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themselves, are rendered still gréater, because they will always be the objects of general imitation.” The experience of history teaches, that, in point of morals, such as have been the leading men of a state, such also has been the state itself; and that whatever alteration has taken place in the manners of the great, a similar alteration has followed in that of the people at large. This truth, says Cicero, is not so well ascertained by the observation of Plato, “ that the character of a nation changes by changing the style of its music.” I assert, he says, “ that it changes by changing the lives and behaviour of the great. Wherefore profligate princes and profligate leaders are so much the more punishable than other men, because they are not only vicious in themselves, but their vices are infective and contaminate the public; and whatever mischief is produced by their crimes, still greater results from their examples*.” The state of a nation and of society, therefore, depends upon the morals and manners, or the examples, of the great.

* « Nec enim tantam mali est pecare principes (quanquam est magaum hoc per se ipsum malum) quantum illud, quod per multi imitatores principum existunt. Nam licet videre, si velis replicare memoriam temporum qualescunque sumoni civitatis viri fuerunt, talem civitatem fuisse; quæcunque mutatio morum in principibus exstiterit, eandem in populo secuturam. Idque haud paulo est verius, quam quod Platoni nostro placet, qui musicorum cantibus ait mutatis mutare civitatum status. Ego autem nobilium vita vectoque mutato, mores mutari civitatum puto. Quo perniciosius de republica merentur vitiosi principes, quod non solum vitia concipiunt ipsi, sed infundant in civitalem; neque solum obsunt, quod ipsi corrumpantur, plusque exemplo quam peccato nocent."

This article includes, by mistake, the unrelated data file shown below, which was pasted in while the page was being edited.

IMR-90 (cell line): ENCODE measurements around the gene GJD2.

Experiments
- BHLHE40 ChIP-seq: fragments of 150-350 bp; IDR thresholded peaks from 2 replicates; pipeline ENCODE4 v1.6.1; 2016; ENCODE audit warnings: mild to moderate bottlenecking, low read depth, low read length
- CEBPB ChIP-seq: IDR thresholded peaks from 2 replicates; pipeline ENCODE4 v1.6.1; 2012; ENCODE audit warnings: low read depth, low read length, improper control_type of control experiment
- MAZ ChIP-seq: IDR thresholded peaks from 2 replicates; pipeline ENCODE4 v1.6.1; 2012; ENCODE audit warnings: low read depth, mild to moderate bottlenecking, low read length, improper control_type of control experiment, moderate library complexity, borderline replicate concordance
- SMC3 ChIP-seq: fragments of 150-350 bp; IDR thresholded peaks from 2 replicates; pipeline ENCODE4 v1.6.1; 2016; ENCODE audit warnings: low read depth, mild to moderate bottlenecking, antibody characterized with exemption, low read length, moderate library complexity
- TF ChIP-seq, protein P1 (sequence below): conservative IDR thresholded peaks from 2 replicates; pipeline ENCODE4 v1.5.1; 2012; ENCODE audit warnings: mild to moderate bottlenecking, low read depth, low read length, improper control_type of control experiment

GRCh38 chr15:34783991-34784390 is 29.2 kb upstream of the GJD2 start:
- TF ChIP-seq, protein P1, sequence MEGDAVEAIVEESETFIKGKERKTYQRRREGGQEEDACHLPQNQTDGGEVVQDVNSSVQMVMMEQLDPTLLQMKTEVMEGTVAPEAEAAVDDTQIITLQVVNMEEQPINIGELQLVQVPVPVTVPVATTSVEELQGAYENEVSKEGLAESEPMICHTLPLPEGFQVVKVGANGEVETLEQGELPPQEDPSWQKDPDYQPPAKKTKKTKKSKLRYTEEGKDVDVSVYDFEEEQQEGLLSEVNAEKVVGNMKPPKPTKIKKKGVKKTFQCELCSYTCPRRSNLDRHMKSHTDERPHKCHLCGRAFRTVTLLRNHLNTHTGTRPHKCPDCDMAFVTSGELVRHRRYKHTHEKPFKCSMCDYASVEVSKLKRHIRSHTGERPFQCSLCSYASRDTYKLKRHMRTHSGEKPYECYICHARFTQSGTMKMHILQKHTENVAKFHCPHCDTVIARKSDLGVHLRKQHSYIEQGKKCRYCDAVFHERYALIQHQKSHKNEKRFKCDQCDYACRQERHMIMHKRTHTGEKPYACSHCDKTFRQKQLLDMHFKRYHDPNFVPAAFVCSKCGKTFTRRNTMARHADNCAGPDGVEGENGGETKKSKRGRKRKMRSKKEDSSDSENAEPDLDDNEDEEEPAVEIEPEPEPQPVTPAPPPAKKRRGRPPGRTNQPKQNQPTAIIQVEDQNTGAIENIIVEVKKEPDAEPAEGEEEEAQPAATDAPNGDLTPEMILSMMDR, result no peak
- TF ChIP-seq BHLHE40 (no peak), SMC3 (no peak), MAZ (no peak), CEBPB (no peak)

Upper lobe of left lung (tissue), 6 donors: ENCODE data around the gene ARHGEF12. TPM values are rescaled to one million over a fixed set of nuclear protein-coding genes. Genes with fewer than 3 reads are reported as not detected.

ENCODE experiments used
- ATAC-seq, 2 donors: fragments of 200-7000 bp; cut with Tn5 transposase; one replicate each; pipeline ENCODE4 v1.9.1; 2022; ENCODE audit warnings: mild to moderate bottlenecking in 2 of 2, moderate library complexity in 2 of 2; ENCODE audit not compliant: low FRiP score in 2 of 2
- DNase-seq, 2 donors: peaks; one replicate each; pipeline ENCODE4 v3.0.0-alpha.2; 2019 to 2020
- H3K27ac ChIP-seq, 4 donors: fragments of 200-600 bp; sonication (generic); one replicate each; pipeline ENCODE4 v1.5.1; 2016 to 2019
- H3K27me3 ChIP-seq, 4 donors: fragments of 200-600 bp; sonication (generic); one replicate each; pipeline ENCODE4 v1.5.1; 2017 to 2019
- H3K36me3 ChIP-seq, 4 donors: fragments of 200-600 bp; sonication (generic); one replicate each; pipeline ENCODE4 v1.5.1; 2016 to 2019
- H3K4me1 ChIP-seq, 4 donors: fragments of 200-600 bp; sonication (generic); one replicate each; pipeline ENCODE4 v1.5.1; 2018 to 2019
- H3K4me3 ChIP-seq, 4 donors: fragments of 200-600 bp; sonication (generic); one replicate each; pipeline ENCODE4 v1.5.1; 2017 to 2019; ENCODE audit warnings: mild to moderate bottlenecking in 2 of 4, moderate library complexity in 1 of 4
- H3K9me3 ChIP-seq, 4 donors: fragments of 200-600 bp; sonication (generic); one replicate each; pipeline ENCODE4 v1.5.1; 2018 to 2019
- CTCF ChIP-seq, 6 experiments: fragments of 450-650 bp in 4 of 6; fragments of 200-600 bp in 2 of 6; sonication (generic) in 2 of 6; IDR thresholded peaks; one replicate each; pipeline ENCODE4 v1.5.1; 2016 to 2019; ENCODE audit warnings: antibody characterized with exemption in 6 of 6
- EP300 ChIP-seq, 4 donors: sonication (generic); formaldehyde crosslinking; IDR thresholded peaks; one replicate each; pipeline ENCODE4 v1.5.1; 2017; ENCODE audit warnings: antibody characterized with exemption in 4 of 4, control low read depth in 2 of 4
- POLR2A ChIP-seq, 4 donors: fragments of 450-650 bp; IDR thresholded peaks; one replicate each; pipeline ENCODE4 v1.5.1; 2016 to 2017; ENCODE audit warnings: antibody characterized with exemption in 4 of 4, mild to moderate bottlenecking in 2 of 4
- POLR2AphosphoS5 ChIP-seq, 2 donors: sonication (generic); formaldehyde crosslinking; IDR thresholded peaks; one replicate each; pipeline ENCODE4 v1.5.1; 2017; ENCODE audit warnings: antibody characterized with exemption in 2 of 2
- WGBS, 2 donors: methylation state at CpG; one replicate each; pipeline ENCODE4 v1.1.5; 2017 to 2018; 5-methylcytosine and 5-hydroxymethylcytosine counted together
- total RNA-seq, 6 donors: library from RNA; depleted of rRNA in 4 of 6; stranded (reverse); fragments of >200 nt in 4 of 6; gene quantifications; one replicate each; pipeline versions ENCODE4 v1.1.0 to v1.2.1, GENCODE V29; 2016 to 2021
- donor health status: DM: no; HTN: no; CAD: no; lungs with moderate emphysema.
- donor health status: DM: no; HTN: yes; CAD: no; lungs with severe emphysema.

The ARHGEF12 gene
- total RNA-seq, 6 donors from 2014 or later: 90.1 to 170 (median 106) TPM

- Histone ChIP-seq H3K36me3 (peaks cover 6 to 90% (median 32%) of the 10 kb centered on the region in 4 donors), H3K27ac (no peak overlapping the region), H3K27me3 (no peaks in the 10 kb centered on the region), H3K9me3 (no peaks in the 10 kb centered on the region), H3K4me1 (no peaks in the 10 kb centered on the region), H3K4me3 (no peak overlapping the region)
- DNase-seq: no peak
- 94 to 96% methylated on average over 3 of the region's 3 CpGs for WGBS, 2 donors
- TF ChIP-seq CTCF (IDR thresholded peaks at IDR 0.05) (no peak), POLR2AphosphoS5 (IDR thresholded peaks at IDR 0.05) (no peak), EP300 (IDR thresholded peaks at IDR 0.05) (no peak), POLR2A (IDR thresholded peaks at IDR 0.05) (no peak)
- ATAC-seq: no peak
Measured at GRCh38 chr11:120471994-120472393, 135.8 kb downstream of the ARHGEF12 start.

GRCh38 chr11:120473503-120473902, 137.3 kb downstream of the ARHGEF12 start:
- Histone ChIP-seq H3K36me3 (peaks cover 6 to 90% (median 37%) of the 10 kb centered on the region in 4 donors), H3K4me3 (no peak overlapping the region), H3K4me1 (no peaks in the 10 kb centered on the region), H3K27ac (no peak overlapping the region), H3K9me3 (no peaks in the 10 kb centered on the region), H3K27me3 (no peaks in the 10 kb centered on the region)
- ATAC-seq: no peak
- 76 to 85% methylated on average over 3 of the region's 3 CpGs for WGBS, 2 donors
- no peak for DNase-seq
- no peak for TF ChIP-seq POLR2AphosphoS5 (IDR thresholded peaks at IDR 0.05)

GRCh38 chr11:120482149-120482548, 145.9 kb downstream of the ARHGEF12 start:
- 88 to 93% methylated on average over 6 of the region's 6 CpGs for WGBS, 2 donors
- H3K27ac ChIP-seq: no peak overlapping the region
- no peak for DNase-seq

-- De Legibus, l. iii. c. xiv.

Aristotle says, that which principally tended to convert the republic of Carthage into an oligarchy was, an opinion strongly impressed on the nation at large, that, in recommending to office, opulence ought to concur with merit; so that as virtue or merit forms the principle of an aristocracy, and wealth of an oligarchy, the government constituted a third and mixed kind of civil polity, blending, in equal proportions, the principles of aristocracy and oligarchy, of which it was compounded. He states nothing further; but it is evident, that opulence had more sway than merit, which converted that republic into an oligarchy, and ended in its downfall; for an oligarchy is more dangerous than an aristocracy. The one has attained the height of ambition, and the other has every desire of ambi, tion to gratify. A well-governed people would never endanger the state, or disturb society, if they had not ambitious leaders.